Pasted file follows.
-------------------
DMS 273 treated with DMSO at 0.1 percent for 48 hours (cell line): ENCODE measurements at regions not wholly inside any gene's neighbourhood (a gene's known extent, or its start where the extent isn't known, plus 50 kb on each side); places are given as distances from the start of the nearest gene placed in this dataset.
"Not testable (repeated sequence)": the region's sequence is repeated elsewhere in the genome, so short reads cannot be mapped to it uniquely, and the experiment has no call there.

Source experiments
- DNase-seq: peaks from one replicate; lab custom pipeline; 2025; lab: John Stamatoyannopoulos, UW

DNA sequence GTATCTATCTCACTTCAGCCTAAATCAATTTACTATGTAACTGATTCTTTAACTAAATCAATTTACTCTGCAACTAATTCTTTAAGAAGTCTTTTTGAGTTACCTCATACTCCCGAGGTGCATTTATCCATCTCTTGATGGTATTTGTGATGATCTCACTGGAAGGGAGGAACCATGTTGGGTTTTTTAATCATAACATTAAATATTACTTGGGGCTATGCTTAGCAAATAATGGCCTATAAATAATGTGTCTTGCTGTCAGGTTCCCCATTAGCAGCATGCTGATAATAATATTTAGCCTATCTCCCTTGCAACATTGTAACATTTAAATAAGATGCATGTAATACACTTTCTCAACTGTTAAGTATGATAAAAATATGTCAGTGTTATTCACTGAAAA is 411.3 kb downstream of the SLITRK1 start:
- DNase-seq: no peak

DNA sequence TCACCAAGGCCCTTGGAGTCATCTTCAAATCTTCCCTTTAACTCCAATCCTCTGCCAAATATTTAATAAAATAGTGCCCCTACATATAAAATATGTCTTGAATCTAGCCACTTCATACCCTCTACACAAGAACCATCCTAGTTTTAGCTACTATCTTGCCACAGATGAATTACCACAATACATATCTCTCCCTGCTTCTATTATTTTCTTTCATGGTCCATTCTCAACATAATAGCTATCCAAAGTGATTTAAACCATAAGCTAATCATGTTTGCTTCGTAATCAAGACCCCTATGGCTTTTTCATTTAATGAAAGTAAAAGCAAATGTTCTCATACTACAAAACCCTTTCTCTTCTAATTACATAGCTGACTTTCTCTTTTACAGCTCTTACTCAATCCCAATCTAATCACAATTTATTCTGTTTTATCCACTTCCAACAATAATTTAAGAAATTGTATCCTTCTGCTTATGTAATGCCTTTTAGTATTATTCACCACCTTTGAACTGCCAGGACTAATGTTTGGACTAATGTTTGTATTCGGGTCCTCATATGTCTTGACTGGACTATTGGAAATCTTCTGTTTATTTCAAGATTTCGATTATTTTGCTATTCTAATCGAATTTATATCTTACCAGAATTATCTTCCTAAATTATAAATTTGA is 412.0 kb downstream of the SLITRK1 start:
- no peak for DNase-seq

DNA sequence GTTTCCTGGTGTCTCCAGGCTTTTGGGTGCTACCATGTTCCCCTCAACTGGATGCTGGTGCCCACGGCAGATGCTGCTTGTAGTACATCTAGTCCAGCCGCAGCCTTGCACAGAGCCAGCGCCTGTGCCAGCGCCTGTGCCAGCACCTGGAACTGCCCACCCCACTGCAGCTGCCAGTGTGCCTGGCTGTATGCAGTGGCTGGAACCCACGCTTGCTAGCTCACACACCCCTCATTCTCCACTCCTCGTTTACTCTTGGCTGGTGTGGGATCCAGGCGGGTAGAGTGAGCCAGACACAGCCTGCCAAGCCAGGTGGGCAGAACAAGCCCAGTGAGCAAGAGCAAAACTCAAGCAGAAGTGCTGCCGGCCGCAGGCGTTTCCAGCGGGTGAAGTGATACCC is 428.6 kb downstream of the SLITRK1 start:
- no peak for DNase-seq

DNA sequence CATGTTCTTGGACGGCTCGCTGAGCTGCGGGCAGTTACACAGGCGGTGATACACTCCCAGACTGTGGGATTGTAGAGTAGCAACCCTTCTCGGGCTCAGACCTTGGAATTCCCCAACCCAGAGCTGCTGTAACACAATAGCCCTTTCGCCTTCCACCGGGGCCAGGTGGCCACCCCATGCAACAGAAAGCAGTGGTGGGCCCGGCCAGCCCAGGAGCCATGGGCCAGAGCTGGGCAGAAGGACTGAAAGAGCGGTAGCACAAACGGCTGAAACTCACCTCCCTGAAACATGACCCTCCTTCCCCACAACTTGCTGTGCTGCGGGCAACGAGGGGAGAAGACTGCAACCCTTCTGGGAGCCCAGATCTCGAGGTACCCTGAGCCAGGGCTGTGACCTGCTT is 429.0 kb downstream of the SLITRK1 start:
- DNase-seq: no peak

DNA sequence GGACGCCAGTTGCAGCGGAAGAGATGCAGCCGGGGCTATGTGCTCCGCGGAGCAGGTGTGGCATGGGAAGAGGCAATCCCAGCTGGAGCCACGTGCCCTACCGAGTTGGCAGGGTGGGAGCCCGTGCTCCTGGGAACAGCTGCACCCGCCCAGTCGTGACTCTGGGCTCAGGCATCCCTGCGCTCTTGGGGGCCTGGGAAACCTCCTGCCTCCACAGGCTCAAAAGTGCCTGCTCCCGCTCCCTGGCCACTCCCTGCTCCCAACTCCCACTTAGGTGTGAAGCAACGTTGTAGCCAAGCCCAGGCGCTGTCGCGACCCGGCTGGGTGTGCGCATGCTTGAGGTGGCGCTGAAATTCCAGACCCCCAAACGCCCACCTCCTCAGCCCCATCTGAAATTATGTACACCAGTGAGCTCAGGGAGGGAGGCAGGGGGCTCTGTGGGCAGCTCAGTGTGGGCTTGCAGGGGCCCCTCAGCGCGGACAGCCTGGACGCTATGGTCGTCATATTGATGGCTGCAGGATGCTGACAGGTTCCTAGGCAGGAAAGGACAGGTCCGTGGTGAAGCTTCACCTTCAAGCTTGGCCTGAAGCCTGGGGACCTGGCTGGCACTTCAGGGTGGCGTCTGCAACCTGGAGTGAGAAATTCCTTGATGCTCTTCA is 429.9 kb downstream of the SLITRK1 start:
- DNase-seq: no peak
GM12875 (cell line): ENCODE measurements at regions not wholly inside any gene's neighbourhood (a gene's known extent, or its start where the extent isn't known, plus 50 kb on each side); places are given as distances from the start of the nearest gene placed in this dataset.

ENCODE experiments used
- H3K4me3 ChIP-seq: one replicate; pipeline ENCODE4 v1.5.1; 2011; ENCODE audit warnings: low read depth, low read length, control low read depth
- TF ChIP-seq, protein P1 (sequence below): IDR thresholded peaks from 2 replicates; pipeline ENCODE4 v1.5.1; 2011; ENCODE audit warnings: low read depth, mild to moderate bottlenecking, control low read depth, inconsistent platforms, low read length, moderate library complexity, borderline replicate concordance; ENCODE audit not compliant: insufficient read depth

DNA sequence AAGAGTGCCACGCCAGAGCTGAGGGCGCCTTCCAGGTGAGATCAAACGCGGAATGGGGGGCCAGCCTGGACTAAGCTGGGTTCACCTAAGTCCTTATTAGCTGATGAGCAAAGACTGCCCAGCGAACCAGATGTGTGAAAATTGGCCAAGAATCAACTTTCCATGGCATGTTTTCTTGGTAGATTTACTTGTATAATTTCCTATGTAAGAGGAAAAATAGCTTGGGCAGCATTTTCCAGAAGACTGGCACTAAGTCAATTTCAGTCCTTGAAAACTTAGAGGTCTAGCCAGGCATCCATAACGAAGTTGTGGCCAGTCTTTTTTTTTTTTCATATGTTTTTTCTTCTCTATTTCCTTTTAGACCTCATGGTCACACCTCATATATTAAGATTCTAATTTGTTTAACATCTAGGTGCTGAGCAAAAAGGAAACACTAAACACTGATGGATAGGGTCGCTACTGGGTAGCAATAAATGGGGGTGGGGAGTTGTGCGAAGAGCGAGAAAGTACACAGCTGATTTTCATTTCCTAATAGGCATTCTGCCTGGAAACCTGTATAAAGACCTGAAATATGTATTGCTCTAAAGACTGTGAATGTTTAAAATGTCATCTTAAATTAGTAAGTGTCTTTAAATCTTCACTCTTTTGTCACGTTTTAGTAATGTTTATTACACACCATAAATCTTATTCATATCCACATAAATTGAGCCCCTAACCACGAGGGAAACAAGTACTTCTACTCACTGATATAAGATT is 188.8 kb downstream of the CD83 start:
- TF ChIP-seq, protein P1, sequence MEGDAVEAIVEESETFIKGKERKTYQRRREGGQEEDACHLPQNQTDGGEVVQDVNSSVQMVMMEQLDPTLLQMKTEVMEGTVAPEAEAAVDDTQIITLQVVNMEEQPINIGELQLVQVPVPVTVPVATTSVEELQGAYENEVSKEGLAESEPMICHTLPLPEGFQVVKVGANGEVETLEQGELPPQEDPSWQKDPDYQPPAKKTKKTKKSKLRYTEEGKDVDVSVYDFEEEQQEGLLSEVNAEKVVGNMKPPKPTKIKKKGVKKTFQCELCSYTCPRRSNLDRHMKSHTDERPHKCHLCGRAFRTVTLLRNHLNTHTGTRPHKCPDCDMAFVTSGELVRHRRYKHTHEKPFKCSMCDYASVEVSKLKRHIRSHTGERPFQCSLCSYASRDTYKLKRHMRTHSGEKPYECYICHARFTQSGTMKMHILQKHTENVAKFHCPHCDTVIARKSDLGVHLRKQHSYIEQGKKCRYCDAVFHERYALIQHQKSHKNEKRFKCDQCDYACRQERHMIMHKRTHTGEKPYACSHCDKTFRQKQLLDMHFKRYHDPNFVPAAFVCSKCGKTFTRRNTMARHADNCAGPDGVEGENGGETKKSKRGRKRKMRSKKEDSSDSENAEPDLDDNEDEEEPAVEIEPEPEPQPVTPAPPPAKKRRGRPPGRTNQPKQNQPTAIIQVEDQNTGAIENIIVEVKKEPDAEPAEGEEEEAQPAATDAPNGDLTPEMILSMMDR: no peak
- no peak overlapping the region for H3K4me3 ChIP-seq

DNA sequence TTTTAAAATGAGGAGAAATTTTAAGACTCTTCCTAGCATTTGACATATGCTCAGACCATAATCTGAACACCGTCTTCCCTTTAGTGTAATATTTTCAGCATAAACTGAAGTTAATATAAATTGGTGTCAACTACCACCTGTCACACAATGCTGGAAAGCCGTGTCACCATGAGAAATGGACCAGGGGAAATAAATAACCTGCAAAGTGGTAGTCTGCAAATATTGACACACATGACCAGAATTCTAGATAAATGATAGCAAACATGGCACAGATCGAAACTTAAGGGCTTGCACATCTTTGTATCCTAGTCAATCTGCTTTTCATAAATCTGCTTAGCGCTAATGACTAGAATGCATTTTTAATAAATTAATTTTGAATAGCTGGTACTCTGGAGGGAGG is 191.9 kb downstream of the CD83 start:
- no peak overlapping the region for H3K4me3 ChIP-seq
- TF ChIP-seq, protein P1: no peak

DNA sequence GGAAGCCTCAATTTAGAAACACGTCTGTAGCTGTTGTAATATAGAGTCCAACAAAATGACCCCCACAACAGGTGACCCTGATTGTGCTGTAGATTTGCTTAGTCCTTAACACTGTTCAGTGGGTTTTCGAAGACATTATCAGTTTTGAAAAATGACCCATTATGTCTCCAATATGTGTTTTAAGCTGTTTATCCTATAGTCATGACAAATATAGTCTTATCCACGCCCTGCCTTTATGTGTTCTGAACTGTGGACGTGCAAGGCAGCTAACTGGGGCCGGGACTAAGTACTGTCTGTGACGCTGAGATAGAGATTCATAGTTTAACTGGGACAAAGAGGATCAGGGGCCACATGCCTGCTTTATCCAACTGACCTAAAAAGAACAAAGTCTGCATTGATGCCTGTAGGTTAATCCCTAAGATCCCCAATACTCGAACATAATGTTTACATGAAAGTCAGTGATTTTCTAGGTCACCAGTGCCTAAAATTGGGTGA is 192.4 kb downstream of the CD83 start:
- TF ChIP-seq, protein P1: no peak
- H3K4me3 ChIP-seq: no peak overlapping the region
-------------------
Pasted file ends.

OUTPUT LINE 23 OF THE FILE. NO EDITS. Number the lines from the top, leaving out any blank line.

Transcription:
- no peak overlapping the region for H3K4me3 ChIP-seq